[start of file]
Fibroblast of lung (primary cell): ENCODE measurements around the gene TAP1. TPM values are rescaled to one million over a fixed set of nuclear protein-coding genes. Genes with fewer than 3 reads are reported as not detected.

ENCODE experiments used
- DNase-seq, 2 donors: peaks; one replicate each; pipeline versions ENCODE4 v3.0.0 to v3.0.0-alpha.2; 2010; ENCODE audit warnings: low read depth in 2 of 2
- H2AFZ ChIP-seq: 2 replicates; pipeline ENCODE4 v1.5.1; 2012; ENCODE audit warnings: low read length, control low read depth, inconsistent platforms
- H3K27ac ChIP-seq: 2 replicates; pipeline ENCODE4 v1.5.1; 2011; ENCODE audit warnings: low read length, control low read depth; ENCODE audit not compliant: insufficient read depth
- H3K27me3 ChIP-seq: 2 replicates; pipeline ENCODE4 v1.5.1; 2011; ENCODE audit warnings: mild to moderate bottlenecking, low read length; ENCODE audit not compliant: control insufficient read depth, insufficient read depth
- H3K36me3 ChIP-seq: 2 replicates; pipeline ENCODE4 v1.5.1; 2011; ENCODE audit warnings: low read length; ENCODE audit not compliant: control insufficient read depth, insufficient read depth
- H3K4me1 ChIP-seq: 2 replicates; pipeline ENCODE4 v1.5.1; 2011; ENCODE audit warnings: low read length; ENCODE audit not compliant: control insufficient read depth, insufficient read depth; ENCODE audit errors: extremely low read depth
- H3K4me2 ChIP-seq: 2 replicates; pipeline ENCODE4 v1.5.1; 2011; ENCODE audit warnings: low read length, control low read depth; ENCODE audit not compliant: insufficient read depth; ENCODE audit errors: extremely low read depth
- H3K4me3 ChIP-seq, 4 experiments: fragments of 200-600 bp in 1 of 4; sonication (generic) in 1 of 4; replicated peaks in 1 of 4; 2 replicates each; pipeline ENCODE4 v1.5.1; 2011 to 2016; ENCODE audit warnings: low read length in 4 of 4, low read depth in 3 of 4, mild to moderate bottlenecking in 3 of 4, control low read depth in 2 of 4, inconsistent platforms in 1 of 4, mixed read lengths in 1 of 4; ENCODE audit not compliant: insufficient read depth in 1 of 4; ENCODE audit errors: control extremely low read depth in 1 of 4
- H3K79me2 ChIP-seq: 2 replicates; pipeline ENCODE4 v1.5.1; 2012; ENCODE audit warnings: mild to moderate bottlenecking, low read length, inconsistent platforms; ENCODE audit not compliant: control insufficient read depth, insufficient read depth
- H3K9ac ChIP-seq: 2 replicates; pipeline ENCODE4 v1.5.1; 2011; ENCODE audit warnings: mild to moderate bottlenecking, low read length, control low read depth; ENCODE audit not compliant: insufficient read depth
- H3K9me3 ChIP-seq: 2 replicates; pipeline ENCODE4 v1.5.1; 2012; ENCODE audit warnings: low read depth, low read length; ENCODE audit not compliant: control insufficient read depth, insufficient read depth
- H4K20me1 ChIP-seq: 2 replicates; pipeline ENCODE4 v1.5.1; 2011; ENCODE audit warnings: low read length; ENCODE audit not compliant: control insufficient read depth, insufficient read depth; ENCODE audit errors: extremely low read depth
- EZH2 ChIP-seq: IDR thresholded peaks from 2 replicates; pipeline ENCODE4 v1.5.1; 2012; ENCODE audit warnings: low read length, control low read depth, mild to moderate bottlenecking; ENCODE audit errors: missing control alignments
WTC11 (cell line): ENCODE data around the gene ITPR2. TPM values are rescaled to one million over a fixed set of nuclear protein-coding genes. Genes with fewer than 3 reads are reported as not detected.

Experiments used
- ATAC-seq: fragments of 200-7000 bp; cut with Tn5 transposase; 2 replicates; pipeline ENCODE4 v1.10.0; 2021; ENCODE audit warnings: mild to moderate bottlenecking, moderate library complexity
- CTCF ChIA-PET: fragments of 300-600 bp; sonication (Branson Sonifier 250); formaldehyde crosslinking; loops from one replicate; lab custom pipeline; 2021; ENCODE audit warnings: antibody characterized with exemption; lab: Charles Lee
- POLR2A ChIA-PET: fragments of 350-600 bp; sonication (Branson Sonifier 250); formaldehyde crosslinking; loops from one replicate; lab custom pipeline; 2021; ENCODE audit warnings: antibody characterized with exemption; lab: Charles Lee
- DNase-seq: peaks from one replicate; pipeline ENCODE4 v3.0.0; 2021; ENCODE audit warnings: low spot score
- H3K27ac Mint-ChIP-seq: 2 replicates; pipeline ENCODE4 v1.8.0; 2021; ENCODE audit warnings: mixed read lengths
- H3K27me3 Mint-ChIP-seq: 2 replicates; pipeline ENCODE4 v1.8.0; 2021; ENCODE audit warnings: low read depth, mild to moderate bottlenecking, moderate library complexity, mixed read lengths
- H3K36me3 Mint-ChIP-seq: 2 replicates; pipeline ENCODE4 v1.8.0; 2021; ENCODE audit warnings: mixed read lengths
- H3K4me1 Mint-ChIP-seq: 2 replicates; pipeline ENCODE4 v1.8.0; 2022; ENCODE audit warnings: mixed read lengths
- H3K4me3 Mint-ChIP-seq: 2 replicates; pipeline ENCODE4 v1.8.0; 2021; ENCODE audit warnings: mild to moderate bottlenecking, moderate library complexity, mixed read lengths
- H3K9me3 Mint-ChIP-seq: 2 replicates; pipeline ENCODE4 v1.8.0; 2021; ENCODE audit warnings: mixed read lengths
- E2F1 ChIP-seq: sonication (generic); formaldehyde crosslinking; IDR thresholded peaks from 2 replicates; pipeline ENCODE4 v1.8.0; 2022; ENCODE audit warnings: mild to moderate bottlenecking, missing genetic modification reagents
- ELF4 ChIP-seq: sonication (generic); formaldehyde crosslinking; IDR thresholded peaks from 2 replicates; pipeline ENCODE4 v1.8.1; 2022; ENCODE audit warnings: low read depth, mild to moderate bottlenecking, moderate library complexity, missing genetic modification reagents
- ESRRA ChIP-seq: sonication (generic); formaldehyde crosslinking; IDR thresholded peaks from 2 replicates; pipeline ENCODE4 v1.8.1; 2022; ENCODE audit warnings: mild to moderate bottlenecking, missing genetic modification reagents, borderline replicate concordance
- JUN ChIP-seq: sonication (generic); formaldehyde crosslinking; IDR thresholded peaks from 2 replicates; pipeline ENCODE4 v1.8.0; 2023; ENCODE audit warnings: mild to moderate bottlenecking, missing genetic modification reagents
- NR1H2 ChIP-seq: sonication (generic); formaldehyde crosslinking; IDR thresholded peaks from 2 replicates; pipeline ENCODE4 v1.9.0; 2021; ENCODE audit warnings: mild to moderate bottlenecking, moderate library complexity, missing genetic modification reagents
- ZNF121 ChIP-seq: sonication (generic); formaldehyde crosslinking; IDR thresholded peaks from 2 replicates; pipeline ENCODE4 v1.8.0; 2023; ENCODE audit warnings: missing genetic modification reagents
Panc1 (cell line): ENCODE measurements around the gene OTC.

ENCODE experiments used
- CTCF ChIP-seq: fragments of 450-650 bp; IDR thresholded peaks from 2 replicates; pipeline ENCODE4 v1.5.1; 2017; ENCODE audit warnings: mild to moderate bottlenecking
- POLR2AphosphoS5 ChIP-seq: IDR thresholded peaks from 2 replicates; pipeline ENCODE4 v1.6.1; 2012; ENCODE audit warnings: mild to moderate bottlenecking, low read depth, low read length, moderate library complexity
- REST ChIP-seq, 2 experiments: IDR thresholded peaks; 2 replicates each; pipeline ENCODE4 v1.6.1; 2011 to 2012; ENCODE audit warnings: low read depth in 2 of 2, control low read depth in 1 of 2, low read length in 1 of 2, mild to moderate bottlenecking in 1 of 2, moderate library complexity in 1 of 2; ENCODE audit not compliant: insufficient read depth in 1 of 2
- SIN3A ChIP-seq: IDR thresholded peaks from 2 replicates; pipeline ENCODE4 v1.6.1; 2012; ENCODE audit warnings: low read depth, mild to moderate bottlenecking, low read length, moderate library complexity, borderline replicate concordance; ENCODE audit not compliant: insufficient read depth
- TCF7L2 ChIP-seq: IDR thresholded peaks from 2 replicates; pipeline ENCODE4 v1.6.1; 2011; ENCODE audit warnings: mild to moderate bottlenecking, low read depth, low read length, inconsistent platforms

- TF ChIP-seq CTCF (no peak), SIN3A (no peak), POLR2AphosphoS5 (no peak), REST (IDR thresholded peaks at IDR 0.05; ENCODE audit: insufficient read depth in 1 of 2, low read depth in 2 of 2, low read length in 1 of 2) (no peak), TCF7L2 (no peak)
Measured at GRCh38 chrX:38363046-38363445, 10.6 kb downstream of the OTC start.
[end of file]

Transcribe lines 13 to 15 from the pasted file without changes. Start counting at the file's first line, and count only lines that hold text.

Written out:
- H3K9me3 ChIP-seq: 2 replicates; pipeline ENCODE4 v1.5.1; 2012; ENCODE audit warnings: low read depth, low read length; ENCODE audit not compliant: control insufficient read depth, insufficient read depth
- H4K20me1 ChIP-seq: 2 replicates; pipeline ENCODE4 v1.5.1; 2011; ENCODE audit warnings: low read length; ENCODE audit not compliant: control insufficient read depth, insufficient read depth; ENCODE audit errors: extremely low read depth
- EZH2 ChIP-seq: IDR thresholded peaks from 2 replicates; pipeline ENCODE4 v1.5.1; 2012; ENCODE audit warnings: low read length, control low read depth, mild to moderate bottlenecking; ENCODE audit errors: missing control alignments